Firing Due to Facebook Post Found Lawful
If you took my advice, and I’m sure you have, then there is no reason to read further because you have remained diligent in staying up to date with the National Labor Relations Board’s (hereinafter “NLRB”) rulings regarding social media and the work place. For the few of you that overlooked the significance of my prior article on social media and the law, allow me to regale you with a story coming out of Lake Bluff, Illinois. The story serves as a good example of what is, and is not, considered to be protected activity, particularly within the framework of Facebook posts.
On June 14, 2010, Knauz BMW employee Robert Becker took to his Facebook page to share his thoughts about work, with his “friends”, family, and the world. The first story Becker shared was about the meager refreshments being offered to customers for Knauz’s big “Ultimate Driving Event’, where customers would have an opportunity to test drive the new BMW Series 5 automobile. Becker felt the hotdogs and potato chips being offered were not on par with the BMW luxury brand. Becker expressed his frustration by posting pictures on Facebook of the refreshments that were offered at the Ultimate Drive Event, supported by a few sarcastic comments. For example Becker noted, “I was happy to see that Knauz went “All Out” for the most important launch of a new BMW in years…”
Becker’s second work story posted on Facebook was about an accident that occurred at the Knauz’s Land Rover dealership, across the street from the BMW dealership. On June 14, 2010, a customer allowed his 13-year-old son to sit in the driver’s seat of a car while the salesperson was in the passenger’s seat. According to the court record, the customer’s son inadvertently stepped on the gas pedal, causing the car to roll down a small embankment, over the foot of the customer and into an adjacent pond, where the salesperson was thrown into the water (although unharmed otherwise). Becker took photos of the incident, posted them on his Facebook account with the caption, “This is your car: this is your car on drugs.” In addition to the caption, Becker posted a brief synopsis of the event, where he divulged the salesperson had been fired and indicated the event was an “OOOPS!”
The next day Becker’s supervisor was made aware of the June 14, 2010, posts and requested that Becker meet with him to discuss the posts. Becker’s position was that the posts were his own and none of his employer’s business. Becker’s employer disagreed. Seven days later, after a management meeting, it was decided that Becker would be terminated.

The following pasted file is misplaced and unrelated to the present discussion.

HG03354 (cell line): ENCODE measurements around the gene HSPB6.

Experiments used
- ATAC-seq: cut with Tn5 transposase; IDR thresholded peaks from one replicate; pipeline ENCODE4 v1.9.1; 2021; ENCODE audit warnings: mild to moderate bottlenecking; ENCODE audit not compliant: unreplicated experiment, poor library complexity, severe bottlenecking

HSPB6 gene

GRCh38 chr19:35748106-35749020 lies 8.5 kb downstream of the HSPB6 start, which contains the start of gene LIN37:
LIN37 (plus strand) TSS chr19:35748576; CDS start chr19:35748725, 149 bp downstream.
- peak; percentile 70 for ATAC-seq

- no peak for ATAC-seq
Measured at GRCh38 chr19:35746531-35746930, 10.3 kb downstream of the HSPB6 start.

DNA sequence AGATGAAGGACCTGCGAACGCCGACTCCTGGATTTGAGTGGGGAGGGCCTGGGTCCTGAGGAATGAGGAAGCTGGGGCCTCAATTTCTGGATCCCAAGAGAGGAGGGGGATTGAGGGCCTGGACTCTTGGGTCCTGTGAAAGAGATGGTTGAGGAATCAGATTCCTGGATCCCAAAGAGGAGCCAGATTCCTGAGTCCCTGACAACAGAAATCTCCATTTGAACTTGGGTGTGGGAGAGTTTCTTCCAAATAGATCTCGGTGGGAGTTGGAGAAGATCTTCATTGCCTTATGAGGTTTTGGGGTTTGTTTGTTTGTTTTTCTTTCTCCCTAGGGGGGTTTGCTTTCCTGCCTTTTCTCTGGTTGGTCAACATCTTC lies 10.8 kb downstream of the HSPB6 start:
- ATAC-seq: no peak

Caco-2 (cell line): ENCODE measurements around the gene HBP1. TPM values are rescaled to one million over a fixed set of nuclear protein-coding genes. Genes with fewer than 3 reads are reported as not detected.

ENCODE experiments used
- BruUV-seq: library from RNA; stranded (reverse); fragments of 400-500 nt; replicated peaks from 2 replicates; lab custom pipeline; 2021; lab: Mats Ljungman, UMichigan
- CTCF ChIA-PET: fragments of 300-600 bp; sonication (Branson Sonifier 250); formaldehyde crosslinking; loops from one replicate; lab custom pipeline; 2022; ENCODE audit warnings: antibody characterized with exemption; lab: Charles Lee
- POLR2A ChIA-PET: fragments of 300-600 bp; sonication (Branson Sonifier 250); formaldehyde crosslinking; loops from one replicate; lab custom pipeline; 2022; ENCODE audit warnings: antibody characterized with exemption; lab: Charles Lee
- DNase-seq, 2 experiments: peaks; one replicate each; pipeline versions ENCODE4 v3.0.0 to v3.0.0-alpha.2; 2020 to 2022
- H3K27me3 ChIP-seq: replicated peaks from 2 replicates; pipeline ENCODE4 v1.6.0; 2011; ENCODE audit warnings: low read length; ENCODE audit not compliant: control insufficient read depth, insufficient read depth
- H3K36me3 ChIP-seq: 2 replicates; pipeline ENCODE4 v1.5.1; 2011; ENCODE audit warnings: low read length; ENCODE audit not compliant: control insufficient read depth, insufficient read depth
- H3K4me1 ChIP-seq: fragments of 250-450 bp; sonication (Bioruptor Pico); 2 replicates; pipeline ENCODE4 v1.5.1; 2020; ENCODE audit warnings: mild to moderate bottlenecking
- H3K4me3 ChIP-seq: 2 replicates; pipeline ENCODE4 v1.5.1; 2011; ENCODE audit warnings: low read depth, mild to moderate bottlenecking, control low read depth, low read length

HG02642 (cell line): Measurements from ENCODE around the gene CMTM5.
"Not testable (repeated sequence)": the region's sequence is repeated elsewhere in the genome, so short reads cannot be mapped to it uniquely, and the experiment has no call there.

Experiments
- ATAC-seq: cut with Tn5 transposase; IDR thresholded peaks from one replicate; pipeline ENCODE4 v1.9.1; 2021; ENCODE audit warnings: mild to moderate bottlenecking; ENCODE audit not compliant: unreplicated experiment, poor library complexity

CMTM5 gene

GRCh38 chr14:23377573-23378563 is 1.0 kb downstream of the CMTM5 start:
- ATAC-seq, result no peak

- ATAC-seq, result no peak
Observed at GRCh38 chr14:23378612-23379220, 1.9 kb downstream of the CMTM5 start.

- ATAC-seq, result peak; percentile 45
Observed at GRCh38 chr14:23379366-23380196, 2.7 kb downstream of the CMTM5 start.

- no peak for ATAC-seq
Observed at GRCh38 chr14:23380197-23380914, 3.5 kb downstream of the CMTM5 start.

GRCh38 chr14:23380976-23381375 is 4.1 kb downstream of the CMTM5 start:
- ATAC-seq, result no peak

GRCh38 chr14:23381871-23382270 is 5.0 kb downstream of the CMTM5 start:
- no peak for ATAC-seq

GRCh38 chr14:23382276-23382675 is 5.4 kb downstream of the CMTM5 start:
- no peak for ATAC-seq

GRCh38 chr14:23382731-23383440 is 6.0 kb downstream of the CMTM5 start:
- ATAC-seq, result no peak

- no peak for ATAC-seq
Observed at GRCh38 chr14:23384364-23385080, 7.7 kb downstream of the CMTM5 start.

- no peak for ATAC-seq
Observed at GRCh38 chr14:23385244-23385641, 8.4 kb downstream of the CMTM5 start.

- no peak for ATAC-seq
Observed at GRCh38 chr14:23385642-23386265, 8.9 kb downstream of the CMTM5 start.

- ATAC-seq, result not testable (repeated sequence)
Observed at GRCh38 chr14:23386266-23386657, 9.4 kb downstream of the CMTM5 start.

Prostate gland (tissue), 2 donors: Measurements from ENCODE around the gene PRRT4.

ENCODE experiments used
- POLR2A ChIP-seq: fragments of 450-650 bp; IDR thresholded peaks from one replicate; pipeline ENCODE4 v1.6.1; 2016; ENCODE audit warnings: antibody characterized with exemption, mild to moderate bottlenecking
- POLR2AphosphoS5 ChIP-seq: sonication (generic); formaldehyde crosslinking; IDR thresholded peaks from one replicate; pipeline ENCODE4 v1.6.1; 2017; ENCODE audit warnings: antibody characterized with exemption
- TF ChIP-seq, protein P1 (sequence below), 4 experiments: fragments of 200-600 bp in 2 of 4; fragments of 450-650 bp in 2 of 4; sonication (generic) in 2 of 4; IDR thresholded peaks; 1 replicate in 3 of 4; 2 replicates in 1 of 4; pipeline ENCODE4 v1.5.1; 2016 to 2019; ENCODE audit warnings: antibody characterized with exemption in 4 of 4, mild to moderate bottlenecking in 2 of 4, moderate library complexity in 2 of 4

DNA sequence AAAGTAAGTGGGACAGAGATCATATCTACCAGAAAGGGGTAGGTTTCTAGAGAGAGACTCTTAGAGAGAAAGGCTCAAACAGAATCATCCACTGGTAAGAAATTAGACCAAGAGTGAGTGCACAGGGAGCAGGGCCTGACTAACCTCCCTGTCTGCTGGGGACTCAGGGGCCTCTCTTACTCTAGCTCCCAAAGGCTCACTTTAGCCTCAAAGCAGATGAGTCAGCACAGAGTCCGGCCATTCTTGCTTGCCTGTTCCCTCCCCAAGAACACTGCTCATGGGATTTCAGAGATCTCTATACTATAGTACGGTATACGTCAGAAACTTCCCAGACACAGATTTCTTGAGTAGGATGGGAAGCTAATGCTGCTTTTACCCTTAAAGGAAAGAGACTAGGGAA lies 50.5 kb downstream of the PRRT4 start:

Becker brought a claim against Knauz for the firing, arguing that he had engaged in protected, concerted activities, thus making the firing a violation of Section 8(a)(1) of the National Labor Relations Act. Becker also brought a claim against Knauz challenging certain provisions of its handbook. The Administrative Law Judge (“ALJ”) found the firing lawful, a finding that was upheld by a three-member panel of the NLRB on September 28, 2012.
The ALJ’s findings relevant to the Facebook post were two-fold. First, the ALJ found that the Facebook posts about the Ultimate Driving Event were protected, concerted activity. The ALJ admitted that the activity of Becker was not ostensibly protected. However, the ALJ noted that comments regarding food for customers could relate to customer satisfaction and as a result, commissions.
The ALJ’s second finding was that Becker’s Facebook post regarding the Land Rover accident was neither protected nor a concerted activity. In making this finding the ALJ stated, “it was posted solely by Becker, apparently as a lark, without any discussion with any other employee of the Respondent, and had no connection to any of the employees’ terms and conditions of employment.”
There are lessons from the case of Karl Knauz Motors, Inc. d/b/a BMW and Robert Becker, case number 13-CA-046452, for both employers and employees alike. First, be careful what you post on Facebook. I know you have heard this before, but as Robert Becker learned the hard way, Facebook is not just personal, it is also professional. Second, and this is for Employers, know your rights. Although a recent NLRB decision found that Employers cannot prohibit the use of social media at work, it does not mean you have to allow your employees to disparage you on public forums. You can take action when an employee acts in a way that is inconsistent with the qualities of your business. However, please consult with an attorney before you consider taking any action against an employee.
To conclude we will go back to the beginning: be diligent, be aware, and understand that social media matters.